So often, when it comes to sports, parents live out their past athletic triumphs and disappointments from today’s sidelines while watching their own children. We project our own desires and dreams onto our kids hoping to re-live the experience or get a do-over. But, what if we weren’t relegated to the sidelines? What if lax moms everywhere stopped being satisfied with just watching and began playing again? I say that our age, place in life, or role as parents does not preclude us from having our own fun on the field. Can we once again, in our thirties or forties, revive our competitive spirit? I say we can.
It took some time for me to get back into the game, but I can happily say I found a place where I am most comfortable. For me it happened slowly. We moved from Long Island to upstate New York. With the move I left behind my job as a nursery school teacher. My boys, ages eight and ten at the time, were pretty self-sufficient. My husband was still connected to his job in New York City during the week, so there I was… alone… left to create a new life for myself in a new town where we knew absolutely no one.
Of course the first thing I did as any diligent mom would, is find the nearest lacrosse program and sign my boys up. It was a natural choice since both my husband and I had college playing experience. I played at Hofstra University and my husband at Bryant University (then called Bryant College and a developing club program).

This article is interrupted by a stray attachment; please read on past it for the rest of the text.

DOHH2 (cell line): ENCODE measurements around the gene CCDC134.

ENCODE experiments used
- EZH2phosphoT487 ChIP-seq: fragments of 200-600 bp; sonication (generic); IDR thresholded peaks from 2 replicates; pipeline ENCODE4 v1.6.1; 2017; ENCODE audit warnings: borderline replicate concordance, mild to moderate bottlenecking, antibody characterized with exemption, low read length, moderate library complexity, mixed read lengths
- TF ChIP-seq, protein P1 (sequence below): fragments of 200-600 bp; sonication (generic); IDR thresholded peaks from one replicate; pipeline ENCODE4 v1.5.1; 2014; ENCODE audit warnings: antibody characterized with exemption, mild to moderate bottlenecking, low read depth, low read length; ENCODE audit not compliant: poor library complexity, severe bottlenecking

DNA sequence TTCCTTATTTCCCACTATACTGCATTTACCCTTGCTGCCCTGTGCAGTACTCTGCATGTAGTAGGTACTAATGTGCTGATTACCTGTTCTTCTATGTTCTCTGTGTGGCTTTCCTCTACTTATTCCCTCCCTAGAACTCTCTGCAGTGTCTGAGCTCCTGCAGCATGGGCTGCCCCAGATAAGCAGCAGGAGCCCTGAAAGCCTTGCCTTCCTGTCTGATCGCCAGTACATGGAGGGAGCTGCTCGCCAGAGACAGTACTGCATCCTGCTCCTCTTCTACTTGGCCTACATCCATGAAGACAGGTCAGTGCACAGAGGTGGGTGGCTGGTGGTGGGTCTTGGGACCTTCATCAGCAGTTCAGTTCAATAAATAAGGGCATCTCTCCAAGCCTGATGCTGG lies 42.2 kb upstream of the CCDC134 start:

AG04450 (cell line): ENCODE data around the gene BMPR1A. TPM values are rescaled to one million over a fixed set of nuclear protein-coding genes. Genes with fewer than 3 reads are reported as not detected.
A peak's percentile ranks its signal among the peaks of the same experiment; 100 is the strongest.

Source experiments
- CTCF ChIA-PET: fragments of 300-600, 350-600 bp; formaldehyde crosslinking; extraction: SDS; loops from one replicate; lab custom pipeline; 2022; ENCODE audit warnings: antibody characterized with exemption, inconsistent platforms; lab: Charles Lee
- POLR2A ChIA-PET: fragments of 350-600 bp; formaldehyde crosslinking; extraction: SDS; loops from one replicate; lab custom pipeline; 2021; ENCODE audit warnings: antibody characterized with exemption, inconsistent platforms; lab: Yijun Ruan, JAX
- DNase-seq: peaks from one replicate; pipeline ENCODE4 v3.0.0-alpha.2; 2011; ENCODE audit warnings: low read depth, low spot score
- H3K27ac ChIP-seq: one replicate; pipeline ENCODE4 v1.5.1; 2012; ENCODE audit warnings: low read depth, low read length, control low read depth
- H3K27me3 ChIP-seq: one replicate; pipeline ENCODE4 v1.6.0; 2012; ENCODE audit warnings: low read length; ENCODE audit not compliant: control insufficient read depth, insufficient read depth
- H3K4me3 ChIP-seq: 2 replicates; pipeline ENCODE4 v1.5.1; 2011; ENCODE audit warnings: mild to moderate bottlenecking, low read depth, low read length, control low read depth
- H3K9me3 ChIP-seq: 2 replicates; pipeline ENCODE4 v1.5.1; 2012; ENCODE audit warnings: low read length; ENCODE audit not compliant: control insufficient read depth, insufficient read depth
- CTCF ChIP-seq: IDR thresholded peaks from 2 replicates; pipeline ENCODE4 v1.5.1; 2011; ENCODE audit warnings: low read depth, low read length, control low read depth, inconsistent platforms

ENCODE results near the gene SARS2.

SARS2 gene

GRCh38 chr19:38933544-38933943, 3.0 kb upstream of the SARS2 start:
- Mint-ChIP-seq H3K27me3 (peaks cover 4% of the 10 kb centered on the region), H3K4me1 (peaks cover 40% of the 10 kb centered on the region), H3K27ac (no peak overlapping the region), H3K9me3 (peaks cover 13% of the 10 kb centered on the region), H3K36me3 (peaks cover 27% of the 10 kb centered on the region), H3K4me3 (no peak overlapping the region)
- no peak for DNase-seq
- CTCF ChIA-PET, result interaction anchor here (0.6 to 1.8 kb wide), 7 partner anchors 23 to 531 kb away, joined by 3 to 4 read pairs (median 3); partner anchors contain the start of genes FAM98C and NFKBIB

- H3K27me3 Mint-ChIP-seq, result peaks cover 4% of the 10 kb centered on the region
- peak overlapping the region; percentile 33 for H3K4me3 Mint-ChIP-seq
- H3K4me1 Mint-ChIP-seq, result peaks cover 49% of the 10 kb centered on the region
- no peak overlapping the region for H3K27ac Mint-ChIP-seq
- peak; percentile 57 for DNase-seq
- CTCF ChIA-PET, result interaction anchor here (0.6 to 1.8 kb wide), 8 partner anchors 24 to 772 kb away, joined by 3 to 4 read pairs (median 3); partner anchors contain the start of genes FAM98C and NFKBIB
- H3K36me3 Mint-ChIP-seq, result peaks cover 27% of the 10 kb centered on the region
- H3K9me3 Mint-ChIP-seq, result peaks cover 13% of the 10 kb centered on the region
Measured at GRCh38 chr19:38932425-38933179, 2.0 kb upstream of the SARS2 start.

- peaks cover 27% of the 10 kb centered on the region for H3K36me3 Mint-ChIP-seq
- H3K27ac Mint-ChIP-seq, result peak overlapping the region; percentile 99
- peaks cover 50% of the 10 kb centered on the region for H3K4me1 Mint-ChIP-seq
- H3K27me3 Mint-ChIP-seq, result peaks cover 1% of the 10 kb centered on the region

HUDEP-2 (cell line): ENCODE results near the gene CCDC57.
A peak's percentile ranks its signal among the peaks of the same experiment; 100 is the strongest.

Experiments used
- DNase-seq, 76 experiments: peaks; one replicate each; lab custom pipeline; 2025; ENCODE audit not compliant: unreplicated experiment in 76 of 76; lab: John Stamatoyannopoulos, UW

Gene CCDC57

As I watched my boys play on fall weekends, developing new skills and new friendships, I found myself on the sidelines. I watched the boys play while noticing there was no fall ball for girls. Hmmm…. Spring arrived and lacrosse was in full swing. Wouldn’t you know, there on the field were about twenty girls and two coaches, a mom and a dad, volunteering to impart their love of the game to these up-and-coming competitors. A light bulb went off and I approached the lacrosse association president. “Could you use some help with the girls program?” I asked. “We certainly could,” he replied. And that’s just how it happened.
After a twenty-three year hiatus, I found myself coming back to the game I had once loved so much. I began volunteering as a coach that spring, as well as that following fall. U.S. Lacrosse offered an excellent opportunity for me to re-learn the game and gain some valuable coaching tools through their Coaches Education Program. Just as it happened on that spring day in ninth grade, I was hooked on lacrosse once again.
And I didn’t stop. From coaching in the community program, to volunteering as an assistant coach at my son’s middle school, to becoming a U.S. Lacrosse umpire in my region, I sought to re-learn all I could about the game. Funny thing is, the game looked the same, but I soon discovered it was the level of skill of the female athlete that had raised the game to powerful new levels. Gone were the dominant-hand, one-sided, wooden stick clad, shovel shooting players that I once knew.
The book The Baffled Parents Guide to Coaching Girls’ Lacrosse by Janine Tucker and Mary Alice Yakuchik, provided a window into this new lacrosse player. As I read,
“We are encouraging coaches to get “unstuck” from tradition for tradition’s sake, to embrace the more progressive style of play that has emerged over the past half-dozen years, and to start teaching this style to the youngest players instead of waiting until some ambiguous age when ‘they’re ready’.”